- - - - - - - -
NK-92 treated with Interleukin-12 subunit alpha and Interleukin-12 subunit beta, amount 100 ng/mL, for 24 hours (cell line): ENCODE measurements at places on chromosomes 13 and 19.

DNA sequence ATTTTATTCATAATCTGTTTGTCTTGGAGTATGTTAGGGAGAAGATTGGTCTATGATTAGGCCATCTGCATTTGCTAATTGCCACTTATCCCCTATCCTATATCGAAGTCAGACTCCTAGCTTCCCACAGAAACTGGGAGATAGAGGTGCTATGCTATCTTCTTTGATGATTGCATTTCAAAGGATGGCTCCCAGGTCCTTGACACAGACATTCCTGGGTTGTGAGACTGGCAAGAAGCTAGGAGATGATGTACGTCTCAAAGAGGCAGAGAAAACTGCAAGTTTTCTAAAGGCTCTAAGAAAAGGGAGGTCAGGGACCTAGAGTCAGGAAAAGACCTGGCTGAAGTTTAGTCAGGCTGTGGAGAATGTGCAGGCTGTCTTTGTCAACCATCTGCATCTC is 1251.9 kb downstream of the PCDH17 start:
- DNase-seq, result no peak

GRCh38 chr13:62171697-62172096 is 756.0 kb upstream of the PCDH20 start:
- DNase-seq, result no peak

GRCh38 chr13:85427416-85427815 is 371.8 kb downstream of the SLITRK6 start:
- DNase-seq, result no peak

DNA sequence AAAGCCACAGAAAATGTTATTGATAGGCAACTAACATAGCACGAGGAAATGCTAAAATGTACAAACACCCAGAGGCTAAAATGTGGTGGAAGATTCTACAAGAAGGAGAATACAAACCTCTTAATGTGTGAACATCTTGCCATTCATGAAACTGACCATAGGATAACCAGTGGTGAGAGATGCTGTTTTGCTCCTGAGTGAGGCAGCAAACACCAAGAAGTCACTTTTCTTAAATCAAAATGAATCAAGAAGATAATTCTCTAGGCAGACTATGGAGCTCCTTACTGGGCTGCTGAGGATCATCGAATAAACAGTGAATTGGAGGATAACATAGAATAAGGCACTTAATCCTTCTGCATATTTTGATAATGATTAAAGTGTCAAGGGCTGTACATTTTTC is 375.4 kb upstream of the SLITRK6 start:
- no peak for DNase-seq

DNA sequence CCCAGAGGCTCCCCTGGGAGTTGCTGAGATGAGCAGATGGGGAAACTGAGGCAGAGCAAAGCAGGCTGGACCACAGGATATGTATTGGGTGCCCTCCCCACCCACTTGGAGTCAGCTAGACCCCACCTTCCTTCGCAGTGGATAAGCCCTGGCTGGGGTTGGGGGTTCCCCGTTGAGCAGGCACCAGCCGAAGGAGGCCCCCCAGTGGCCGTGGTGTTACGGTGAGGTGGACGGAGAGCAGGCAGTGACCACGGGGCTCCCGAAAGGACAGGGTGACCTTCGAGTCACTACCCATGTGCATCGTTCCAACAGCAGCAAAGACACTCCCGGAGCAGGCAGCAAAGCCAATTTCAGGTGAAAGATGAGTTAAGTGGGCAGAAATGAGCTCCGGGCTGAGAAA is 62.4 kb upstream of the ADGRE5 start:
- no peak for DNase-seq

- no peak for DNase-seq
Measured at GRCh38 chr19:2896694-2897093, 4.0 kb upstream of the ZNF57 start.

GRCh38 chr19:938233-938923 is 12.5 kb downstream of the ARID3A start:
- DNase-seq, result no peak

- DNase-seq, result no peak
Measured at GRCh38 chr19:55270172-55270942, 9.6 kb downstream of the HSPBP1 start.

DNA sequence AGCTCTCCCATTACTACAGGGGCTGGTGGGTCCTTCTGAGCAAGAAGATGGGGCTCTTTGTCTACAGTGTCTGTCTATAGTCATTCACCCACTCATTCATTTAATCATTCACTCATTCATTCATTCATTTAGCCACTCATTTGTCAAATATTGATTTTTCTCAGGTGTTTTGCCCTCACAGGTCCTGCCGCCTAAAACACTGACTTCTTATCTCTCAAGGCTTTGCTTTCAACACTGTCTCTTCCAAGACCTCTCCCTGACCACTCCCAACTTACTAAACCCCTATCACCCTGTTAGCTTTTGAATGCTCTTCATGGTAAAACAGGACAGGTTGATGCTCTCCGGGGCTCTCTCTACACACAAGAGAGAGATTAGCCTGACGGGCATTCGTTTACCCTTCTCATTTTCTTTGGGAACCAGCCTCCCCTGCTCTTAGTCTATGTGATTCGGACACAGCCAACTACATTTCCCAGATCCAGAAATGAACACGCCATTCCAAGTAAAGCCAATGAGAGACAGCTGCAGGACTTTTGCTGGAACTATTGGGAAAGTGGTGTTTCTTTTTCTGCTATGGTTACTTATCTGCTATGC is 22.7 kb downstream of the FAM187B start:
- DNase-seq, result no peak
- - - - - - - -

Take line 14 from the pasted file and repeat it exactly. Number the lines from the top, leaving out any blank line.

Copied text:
GRCh38 chr19:938233-938923 is 12.5 kb downstream of the ARID3A start: